Data collection and analysis: The tree flora of St Aloysius college (12.873067N 74.845914E) campus of 14.97 ha in Mangalore was mapped using a handheld GARMEN Global Positioning System (GPS). The number of trees per species was also noted for the diversity study. The diversity indices such as Simpsons dominance index (Simpson), Shannon diversity and evenness indices were calculated using PAST (v3.17) statistical software [5-8].
Valuation of Carbon Sequestration Rate (CSR) of the tree cover in the campus: In the current study, a non-destructive method for carbon estimation is employed, which has been demonstrated in other research studies conducted in India. Trees were sampled with respect to their approximate height and girth in meters. Using allometric equations and conversion factors from the research literature, the biomass of the tree species was calculated [9,10]. As biomass estimations are species specific and hence the current study used the most suitable model developed by brown. The Above Ground Biomass (AGB) was calculated by using the Eq. (1)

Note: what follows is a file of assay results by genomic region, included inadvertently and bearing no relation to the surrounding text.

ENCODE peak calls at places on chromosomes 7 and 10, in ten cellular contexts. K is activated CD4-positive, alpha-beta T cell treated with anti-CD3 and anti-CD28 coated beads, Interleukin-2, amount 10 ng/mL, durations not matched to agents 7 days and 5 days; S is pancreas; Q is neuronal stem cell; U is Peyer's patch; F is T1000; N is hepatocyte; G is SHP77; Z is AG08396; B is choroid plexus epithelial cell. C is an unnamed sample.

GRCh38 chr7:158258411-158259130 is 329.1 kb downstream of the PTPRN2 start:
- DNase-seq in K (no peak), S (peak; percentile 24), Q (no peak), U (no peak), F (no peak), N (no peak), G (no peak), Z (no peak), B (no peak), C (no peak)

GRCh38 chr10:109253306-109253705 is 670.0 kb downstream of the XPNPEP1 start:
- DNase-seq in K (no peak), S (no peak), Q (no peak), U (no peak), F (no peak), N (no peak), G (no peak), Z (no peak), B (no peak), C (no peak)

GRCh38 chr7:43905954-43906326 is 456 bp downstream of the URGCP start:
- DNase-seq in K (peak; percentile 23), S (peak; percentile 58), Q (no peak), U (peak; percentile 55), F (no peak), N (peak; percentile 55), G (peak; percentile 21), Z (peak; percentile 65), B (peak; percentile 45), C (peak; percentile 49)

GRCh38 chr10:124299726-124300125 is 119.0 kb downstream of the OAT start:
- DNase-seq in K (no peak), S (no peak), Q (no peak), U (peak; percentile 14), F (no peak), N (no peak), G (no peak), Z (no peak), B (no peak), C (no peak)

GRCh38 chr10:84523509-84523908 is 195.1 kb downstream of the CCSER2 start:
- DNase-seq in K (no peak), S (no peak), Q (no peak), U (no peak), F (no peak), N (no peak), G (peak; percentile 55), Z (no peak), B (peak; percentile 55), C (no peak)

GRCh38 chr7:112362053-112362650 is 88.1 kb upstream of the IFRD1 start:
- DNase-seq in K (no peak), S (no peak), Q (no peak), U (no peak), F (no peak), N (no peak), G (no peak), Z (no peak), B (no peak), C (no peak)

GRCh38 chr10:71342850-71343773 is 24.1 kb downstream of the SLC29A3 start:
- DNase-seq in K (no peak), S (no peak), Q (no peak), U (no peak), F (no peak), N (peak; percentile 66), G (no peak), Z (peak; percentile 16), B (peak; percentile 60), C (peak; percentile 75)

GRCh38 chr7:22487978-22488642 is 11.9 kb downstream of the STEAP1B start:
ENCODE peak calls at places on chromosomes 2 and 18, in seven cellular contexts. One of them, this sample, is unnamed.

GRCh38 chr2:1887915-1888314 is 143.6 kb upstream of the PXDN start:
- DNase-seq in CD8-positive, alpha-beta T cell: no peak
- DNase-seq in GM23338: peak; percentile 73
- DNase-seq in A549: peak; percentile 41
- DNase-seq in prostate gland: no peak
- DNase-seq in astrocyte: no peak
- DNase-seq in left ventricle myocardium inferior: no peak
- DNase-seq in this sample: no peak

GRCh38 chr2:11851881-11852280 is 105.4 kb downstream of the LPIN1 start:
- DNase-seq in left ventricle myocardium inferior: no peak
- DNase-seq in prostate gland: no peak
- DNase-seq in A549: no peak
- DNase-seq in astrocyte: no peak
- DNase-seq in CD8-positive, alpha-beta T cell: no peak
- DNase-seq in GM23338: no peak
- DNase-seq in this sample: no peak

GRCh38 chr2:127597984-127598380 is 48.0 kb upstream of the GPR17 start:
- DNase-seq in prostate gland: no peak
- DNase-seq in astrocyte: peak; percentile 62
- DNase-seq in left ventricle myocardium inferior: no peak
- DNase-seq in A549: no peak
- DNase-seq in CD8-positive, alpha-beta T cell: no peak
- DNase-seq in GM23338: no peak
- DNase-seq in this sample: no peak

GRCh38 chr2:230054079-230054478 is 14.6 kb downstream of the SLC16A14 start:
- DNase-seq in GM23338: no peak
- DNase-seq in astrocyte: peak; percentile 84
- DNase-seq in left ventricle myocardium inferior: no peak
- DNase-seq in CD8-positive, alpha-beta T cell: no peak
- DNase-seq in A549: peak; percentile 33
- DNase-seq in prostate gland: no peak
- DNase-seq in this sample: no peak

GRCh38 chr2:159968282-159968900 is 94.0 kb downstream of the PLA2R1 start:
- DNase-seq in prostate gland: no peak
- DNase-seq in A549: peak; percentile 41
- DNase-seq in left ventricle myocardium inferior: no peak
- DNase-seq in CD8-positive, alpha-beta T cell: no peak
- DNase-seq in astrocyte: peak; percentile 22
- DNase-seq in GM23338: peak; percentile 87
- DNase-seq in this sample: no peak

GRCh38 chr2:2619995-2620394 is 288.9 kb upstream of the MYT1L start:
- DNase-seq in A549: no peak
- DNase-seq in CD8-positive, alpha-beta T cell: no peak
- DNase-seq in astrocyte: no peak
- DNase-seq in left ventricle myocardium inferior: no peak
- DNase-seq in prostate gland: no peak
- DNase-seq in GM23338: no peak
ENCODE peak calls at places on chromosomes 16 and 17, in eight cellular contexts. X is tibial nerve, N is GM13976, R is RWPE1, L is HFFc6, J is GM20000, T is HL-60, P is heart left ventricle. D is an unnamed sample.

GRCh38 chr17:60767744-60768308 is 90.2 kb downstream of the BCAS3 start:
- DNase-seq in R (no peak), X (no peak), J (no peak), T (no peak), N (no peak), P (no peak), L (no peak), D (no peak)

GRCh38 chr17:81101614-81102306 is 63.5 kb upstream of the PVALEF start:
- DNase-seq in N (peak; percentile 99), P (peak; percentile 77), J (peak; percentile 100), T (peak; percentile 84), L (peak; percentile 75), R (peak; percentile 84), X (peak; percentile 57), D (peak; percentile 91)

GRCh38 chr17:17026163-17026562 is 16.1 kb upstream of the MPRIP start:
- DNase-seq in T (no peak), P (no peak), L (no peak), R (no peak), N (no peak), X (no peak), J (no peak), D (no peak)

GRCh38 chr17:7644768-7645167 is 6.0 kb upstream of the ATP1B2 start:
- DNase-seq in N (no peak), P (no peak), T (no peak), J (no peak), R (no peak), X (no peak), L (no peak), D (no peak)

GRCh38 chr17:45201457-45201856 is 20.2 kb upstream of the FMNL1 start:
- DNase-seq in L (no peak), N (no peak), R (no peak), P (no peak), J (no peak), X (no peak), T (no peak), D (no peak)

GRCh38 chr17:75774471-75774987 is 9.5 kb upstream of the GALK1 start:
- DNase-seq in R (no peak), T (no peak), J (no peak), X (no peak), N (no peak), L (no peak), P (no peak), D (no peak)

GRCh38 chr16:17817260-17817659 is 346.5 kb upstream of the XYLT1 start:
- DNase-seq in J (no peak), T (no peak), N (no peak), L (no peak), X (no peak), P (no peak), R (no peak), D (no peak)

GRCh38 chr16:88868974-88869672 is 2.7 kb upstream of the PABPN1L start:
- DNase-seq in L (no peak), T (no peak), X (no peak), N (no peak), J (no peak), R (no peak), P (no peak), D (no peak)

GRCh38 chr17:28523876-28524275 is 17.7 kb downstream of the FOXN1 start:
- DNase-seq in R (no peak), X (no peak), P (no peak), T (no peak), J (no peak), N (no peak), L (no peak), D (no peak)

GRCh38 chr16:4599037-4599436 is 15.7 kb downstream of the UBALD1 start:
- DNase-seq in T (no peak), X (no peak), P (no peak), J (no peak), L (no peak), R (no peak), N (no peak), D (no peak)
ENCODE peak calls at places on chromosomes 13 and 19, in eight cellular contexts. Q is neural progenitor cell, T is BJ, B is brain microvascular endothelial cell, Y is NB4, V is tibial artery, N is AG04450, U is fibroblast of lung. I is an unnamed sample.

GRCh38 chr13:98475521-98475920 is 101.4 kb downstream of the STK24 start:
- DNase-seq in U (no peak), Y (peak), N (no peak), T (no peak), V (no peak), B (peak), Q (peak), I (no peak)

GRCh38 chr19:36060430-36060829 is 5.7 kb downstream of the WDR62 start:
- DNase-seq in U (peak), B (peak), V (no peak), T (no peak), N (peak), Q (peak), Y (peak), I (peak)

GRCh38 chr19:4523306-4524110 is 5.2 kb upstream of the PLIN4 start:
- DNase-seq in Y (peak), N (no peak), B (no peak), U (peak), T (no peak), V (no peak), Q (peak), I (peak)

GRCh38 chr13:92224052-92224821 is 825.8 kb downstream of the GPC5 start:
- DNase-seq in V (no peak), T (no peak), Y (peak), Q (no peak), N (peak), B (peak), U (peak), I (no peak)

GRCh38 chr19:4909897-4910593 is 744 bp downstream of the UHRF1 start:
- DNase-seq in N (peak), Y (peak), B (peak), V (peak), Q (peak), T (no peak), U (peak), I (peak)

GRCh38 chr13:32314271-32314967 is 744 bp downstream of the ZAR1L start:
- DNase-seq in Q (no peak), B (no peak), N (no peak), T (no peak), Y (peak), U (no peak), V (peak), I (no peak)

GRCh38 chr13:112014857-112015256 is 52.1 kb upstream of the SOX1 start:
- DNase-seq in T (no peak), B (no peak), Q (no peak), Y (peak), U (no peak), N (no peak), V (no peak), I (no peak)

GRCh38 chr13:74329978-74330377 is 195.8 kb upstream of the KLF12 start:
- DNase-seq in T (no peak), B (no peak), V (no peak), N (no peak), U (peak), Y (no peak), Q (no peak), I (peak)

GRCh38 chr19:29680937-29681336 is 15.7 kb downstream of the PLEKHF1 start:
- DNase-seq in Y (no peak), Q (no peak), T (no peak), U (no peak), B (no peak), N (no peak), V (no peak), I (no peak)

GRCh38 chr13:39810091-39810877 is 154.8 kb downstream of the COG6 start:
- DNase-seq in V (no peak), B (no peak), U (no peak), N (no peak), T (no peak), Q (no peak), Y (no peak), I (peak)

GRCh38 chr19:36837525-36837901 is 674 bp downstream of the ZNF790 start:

Where Tbv is Tree bio volume (2), S is the wood density of respective tree species, D is tree diameter (measured by dividing the tree girth at breast height with 3.14) and H is the height of tree species. Wood density (S) of each tree species is used from the global wood density database. The standard average density of 0.6 gm/cm3 is applied wherever S value is not available for a tree species. The Below Ground Biomass (BGB) was calculated by multiplying the AGB by a factor of 0.26 as the root to shoot ratio [11,12].
A factor of 0.8 is multiplied to open grown urban trees to calculate the Total Biomass (TB),
As per Pearson, et al. for any plant species, 50% of its biomass is considered as Carbon Content (CC), hence,
To determine the weight of Carbon Sequestered (CS) in a tree was multiplying CC to 3.67 (ratio of the atomic weight of CO2 to C),
The CSR was calculated as 1% of standing biomass.
Results and Discussion
Tree species composition and diversity of the tree cover in the study area